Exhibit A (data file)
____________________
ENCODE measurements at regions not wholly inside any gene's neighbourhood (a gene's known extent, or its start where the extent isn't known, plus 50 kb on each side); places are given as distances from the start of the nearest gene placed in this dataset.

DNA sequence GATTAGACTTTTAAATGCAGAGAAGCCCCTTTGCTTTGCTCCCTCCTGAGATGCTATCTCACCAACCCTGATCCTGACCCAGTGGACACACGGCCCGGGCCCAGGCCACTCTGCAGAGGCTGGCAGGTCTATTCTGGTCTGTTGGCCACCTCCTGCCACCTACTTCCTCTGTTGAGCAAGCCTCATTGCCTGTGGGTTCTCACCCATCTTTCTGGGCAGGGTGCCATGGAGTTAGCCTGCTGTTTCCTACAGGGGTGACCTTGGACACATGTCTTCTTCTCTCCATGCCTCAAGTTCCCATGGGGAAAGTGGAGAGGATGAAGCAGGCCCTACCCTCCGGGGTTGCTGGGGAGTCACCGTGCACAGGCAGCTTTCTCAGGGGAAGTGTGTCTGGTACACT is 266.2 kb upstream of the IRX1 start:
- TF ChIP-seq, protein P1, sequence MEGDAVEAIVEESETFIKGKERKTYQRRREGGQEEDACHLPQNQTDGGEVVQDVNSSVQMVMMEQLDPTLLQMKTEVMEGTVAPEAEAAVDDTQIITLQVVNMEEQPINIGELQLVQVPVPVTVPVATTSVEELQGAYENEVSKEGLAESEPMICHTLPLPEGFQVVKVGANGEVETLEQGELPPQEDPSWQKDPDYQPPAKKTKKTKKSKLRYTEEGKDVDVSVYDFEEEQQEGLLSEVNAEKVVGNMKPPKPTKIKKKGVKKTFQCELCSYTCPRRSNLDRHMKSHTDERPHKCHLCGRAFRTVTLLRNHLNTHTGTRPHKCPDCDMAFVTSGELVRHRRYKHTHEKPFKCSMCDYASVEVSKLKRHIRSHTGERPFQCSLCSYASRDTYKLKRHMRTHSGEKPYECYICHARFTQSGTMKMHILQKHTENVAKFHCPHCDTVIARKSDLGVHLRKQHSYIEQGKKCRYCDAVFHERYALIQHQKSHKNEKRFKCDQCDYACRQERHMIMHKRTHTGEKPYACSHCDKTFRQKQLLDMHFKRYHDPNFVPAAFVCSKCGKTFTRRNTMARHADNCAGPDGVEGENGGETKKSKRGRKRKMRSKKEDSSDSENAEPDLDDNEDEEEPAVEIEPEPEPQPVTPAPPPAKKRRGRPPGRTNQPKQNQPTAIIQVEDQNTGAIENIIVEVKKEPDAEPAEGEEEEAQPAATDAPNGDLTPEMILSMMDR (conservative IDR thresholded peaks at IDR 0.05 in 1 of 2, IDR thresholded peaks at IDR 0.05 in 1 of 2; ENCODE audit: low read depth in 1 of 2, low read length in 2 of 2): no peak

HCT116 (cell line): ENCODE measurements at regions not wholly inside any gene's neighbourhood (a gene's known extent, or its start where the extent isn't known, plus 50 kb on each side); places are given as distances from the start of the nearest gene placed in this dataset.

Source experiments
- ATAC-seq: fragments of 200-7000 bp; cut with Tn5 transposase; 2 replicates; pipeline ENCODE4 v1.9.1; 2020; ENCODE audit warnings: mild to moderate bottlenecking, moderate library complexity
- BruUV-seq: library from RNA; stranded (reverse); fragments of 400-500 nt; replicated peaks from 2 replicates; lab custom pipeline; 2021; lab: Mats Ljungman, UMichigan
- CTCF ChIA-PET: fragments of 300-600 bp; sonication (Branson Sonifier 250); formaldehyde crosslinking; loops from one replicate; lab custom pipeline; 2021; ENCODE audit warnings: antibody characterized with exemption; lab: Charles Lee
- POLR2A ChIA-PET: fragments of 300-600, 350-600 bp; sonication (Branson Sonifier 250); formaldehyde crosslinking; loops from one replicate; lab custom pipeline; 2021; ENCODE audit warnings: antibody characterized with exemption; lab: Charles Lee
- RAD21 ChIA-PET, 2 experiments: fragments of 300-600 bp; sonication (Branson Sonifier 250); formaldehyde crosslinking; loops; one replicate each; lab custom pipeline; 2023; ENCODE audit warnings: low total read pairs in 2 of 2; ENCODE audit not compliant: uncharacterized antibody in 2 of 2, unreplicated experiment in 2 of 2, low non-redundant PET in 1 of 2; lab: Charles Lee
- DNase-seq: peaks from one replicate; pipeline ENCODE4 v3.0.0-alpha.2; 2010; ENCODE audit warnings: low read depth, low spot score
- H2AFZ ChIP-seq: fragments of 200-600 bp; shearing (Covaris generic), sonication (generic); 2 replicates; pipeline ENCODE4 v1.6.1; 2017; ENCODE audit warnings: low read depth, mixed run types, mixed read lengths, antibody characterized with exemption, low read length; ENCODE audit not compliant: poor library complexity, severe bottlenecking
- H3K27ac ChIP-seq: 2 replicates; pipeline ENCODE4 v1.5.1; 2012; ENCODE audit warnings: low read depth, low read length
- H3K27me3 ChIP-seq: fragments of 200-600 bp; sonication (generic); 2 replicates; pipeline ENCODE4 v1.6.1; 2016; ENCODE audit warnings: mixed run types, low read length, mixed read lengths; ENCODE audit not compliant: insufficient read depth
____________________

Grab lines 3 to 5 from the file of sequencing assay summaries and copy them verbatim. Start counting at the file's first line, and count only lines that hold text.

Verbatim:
- TF ChIP-seq, protein P1, sequence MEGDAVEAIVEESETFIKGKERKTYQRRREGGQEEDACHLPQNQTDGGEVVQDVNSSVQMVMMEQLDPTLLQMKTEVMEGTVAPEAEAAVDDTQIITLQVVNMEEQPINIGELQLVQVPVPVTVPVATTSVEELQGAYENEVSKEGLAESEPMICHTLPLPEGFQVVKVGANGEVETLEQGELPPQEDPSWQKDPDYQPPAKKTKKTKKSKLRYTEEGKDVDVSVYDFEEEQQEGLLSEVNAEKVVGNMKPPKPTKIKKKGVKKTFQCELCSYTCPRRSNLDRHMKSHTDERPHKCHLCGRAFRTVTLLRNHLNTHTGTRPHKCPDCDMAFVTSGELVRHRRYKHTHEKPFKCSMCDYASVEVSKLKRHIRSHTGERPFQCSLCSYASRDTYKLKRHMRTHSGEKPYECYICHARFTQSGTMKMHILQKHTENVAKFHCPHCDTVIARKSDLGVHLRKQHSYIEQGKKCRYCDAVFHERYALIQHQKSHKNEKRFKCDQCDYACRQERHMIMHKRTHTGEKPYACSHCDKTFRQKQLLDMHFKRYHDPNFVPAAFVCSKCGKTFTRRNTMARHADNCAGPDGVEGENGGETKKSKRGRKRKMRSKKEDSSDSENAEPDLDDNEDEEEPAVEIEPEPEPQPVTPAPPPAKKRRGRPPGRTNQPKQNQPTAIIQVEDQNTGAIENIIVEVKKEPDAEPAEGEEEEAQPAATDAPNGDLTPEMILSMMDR (conservative IDR thresholded peaks at IDR 0.05 in 1 of 2, IDR thresholded peaks at IDR 0.05 in 1 of 2; ENCODE audit: low read depth in 1 of 2, low read length in 2 of 2): no peak

HCT116 (cell line): ENCODE measurements at regions not wholly inside any gene's neighbourhood (a gene's known extent, or its start where the extent isn't known, plus 50 kb on each side); places are given as distances from the start of the nearest gene placed in this dataset.

Source experiments